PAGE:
Ski Review

Mayrhofen – The Lowdown
Mayrhofen is one of Austria’s great ski areas with a huge array of slopes mixed with a pretty town replete with typical Tyrolean architecture and a lively nightlife.

Everyone from Eddie Izzard to The Prodigy has partied here while appearing at the Snowbombing and (now gone) Altitude festivals. And when you feel the need for a change of scenery there are plenty more resorts on your lift pass.

Crystal Ski Mayrhofen
prices valid as of 30 November 2017 – click here for updated information
Mayrhofen Ski Areas
The main ski area is reached by the Penkenbahn, a swish modern supergondola (20-plus comfy seats) from the centre of town, next to the big Sporthotel Strass with its bars, and across the road from Hans the Butcher whose hot pork rolls make a perfect lunch to push into your pocket.

At the top there are beginner runs tucked away with their own lifts while most skiers head down into the huge bowl that combines lots of charming, tree-lined runs with the likes of Harakiri, the steepest run in the Alps.

There are lifts up

Mergui Archipelago, Myanmar (Burma)

Sitting on a teakwood chair on the upper deck of the converted cargo boat, photographic location scout David van Driessche knew the ropes. “We are about to sail out of mobile reception range,” the Belgian told his partner back in Bangkok. It was now dawning on me as fast as the sun was setting on the horizon that the one-bar of signal on my phone was about to drop completely. We were off the grid, and almost off the map.

Off the grid and no WiFi
This trip exploring the Mergui Archipelago was into unknown territory for me. Would there be mobile coverage, electricity, wifi, or even air-con? I’d figured not. Yet, as the sunset below a layer of grey rain-leaden clouds and the world turned deep purple, I found some answers.

Below, on the main deck, our sleeping quarters were gazebos with rattan paneling and mahogany trim. After the diesel generator was turned off, nifty LED reading lights and cooling fans powered by the solar panels could be turned on.

We anchored for the evening, and even though we sat less than 10° north of

Portugal and Spain on the Braemar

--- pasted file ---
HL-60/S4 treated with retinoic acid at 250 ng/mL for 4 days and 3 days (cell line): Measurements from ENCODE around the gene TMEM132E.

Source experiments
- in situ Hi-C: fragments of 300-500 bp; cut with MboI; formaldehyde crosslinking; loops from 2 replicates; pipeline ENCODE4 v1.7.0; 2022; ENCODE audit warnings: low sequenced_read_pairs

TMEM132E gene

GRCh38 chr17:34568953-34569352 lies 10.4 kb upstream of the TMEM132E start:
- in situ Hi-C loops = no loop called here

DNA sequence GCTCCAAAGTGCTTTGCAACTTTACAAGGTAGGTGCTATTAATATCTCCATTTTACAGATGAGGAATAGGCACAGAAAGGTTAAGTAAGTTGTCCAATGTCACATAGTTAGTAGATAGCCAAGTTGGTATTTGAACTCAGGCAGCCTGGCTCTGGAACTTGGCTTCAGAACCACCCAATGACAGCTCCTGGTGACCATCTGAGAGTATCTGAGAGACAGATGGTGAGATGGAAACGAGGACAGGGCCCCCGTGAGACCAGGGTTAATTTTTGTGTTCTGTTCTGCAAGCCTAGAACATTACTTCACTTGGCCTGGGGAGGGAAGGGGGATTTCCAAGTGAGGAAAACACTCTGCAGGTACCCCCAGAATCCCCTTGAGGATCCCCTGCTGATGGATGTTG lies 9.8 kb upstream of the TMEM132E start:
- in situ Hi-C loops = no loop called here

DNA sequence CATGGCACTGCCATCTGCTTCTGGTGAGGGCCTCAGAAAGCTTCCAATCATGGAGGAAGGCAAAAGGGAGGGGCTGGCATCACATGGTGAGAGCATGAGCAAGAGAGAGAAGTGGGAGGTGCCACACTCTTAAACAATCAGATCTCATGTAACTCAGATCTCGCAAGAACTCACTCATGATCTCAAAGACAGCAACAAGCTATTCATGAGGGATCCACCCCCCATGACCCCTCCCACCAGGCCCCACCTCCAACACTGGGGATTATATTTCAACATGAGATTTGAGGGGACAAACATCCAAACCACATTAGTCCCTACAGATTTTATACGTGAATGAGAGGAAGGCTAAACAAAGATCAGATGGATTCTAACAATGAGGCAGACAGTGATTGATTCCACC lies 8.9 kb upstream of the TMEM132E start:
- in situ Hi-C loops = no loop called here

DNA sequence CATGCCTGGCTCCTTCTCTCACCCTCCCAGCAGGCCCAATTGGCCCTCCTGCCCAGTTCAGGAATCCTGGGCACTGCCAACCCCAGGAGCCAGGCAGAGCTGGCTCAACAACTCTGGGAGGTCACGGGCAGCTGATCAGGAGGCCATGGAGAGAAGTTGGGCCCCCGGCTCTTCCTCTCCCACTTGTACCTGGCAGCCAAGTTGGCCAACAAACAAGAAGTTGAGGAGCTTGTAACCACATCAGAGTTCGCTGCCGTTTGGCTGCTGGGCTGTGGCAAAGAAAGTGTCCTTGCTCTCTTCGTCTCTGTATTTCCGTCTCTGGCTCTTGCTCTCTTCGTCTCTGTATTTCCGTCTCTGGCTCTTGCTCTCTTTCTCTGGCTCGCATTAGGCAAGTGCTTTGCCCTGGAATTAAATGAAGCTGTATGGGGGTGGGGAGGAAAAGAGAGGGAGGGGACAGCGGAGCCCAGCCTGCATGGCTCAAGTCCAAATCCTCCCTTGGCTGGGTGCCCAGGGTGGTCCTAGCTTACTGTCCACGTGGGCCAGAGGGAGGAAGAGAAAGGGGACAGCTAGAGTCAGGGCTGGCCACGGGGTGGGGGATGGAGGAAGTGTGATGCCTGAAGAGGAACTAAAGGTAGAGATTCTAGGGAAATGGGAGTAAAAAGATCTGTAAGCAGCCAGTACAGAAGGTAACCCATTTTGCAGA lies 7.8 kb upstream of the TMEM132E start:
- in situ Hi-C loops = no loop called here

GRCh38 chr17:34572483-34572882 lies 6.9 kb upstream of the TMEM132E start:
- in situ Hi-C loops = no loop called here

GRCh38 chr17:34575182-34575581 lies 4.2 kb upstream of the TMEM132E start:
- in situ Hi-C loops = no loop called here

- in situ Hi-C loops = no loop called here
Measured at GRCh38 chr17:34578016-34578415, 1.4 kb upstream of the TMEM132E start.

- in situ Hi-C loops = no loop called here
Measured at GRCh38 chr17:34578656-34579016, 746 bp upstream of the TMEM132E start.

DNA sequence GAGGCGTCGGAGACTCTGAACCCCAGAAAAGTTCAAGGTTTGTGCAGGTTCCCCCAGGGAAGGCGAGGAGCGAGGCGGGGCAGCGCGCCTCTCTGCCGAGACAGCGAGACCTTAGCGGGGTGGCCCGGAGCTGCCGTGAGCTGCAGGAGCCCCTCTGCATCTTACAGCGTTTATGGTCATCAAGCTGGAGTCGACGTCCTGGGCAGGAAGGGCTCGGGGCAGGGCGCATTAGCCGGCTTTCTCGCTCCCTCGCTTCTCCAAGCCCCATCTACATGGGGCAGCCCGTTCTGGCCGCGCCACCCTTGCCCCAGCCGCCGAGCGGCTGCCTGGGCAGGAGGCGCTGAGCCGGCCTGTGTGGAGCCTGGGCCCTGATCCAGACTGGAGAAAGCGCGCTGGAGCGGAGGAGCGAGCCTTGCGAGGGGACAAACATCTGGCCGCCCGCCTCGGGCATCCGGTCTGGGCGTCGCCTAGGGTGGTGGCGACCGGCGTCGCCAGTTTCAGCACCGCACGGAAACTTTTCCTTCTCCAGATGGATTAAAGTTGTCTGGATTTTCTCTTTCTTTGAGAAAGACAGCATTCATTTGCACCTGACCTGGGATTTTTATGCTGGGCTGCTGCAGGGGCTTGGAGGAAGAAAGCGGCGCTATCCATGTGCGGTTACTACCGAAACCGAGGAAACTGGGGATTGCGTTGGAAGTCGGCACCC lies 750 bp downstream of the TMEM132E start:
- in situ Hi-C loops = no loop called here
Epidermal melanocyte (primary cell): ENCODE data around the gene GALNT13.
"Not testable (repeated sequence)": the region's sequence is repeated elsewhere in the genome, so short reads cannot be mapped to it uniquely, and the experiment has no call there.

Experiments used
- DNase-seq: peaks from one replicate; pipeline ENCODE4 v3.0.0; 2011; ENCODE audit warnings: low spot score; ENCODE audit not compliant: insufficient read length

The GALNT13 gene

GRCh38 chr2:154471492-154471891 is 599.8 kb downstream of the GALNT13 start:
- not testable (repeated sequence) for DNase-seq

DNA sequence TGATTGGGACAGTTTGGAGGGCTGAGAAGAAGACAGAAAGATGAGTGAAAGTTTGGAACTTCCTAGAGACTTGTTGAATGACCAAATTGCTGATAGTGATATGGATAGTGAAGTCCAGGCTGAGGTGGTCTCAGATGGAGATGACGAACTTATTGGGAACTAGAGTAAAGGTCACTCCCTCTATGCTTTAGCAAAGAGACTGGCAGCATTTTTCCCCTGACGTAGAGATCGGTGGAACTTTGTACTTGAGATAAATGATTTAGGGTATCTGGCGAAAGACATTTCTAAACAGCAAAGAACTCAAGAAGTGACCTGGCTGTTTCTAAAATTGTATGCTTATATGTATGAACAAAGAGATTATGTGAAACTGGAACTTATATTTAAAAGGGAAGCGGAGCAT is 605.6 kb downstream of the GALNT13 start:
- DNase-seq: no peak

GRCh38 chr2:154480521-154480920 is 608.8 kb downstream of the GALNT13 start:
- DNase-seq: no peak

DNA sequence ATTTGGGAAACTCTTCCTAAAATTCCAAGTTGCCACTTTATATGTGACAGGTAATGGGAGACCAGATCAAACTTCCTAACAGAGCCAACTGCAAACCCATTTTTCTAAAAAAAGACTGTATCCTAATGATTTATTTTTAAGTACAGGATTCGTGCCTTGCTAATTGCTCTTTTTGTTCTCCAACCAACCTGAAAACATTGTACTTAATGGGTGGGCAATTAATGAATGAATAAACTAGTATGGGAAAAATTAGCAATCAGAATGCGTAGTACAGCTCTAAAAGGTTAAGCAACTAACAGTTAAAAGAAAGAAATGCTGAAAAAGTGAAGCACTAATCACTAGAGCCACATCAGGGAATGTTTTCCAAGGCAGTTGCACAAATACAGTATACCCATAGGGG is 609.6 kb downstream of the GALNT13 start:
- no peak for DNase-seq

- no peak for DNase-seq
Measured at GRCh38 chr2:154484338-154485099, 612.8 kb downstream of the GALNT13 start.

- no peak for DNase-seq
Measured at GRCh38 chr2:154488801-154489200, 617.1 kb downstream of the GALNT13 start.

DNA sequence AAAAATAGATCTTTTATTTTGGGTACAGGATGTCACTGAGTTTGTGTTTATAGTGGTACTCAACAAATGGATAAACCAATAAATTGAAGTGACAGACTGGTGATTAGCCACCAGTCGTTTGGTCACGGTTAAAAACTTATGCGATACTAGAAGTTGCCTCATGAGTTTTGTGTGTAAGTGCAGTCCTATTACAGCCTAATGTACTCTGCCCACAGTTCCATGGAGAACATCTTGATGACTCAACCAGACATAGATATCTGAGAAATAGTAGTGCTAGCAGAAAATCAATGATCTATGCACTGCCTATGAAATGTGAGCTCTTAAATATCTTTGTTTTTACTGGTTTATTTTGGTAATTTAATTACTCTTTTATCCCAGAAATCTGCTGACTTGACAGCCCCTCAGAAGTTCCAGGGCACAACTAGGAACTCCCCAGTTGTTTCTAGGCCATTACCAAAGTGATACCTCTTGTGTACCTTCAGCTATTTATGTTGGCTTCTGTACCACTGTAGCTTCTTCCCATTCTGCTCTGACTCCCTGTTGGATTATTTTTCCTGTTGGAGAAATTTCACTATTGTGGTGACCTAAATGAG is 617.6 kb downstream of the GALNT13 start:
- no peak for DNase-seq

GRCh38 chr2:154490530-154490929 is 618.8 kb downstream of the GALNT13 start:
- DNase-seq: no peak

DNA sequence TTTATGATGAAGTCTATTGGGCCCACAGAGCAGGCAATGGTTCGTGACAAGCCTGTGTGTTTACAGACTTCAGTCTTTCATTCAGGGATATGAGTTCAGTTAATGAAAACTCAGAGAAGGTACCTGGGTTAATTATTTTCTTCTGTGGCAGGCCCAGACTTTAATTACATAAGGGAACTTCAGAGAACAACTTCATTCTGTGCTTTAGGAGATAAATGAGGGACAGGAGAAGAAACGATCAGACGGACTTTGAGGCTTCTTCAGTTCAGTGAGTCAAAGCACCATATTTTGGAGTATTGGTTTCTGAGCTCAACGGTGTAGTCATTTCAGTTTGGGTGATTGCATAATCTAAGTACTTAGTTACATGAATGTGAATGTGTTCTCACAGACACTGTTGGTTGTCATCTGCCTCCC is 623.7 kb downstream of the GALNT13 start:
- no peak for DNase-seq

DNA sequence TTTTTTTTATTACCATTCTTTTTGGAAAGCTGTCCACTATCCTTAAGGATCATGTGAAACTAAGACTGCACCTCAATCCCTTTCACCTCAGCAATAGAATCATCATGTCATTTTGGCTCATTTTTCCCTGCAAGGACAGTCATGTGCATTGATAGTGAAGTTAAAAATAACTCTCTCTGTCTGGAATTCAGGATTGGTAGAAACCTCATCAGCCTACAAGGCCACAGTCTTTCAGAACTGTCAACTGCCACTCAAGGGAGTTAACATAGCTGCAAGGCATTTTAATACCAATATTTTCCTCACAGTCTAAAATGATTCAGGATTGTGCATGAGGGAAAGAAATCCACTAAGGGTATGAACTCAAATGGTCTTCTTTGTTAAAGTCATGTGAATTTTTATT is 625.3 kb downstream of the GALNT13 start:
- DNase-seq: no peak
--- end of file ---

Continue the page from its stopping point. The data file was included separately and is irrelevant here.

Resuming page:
Lisbon will be the first port of call but it will take two days sailing to get there. I wait patiently in the embarkation lounge until my number is called and then swiftly make my way to the cabin on deck 6. They’ve upgraded me and I’m right at the front with a large window overlooking the bows. There’s one double bed, enough hanging space, and dressing table right by the window, as well as two armchairs.

Braemar has three restaurants, Thistle, Grampian and The Palms and I’m heading to dinner in the Thistle. This is the largest and I’m shown to a large table with other singles who I’ll get to know very well over the next few days. There’s a choice of two starters, three soups, two salads and four main courses, plus fish of the day and a British speciality. The food is good, waiters are friendly and they keep the wine topped up.

Fred Olsen Cruises, Breamar: pool deck
pool deck (c) Rupert Parker
This is my first cruise on a large boat, although the Braemar is smaller than most, at

The Alternative Thai Island

Thailand was once the go-to place for hedonistic backpackers and budget travellers but recently the country has seen a meteoric rise appealing to all kinds of travellers especially those keen to explore the the southern Thai islands.

Phuket; much loved by expats, is a place for family holidays and weddings. Koh Phi-Phi island first came to the world’s notice back in 2000, with the movie starring Leonardo Di Caprio in “The Beach”. Koh Phangan is notorious for The Full Moon Party, and Koh Tao is a small island that is overflowing with scuba diving first timers, shops and enthusiasts.

Lesser known Koh Chang island has a certain innocence about the place with 70 per cent of the island covered in untouched jungle. Add in beaches and mountains too, and Koh Chang has bragging rights as one of the most naturally eco-friendly islands in Thailand.

Despite this, Koh Chang isn’t as offbeat as it might sound and there is something for every type of traveller. Here is a guide:

Holiday Koh Chang
White Sand Beach is the most developed beach and area of Koh Chang, and the first stop you’ll come to if arriving in a shared taxi (locally called songthaews). Expect a holiday

Road Trip Ukraine

Ukraine, the country famous for banning Hollywood Steven Seagal from visiting, is opening up to tourism with visa-free travel. Add to that direct flights from the UK and the fact that it is still remarkably good value for money, this is as good a time as any to visit. We suggest you get behind the wheel or a hire car or indeed to hop on a train.

Situated in the far west of the country, just 50 miles from the Polish border, Lviv was known as Lemburg when it was part of the Austro-Hungarian Empire from 1772 to WW1. That’s reflected in its quaint cobbled streets, proliferation of churches and architecture reminiscent of those other Hapsburg cities like Vienna and Budapest. Of course it also has trams, trolley buses and coffee houses. Indeed they say that the first coffee shop in Vienna was opened by an Ukrainian from Lviv in 1686.

It’s a pleasant place to wander round, with street musicians on every corner, and the Market Square in the old town is lined with renaissance houses. The elaborate Lviv Opera House still stages productions of opera and ballet and imposing Cathedrals beckon you inside. My visit coincides with National Embroidered Blouse

More Armani then Armageddon

On his intrepid trek in the Levant the acclaimed writer William Dalrymple describes his crossing from Syria to Lebanon in 1994, just four years after the end of the civil war. Struck by signs of a glitzy lifestyle already springing up beside bombed-out Beirut skyscrapers he writes, in his compelling travelogue, From the Holy Mountain: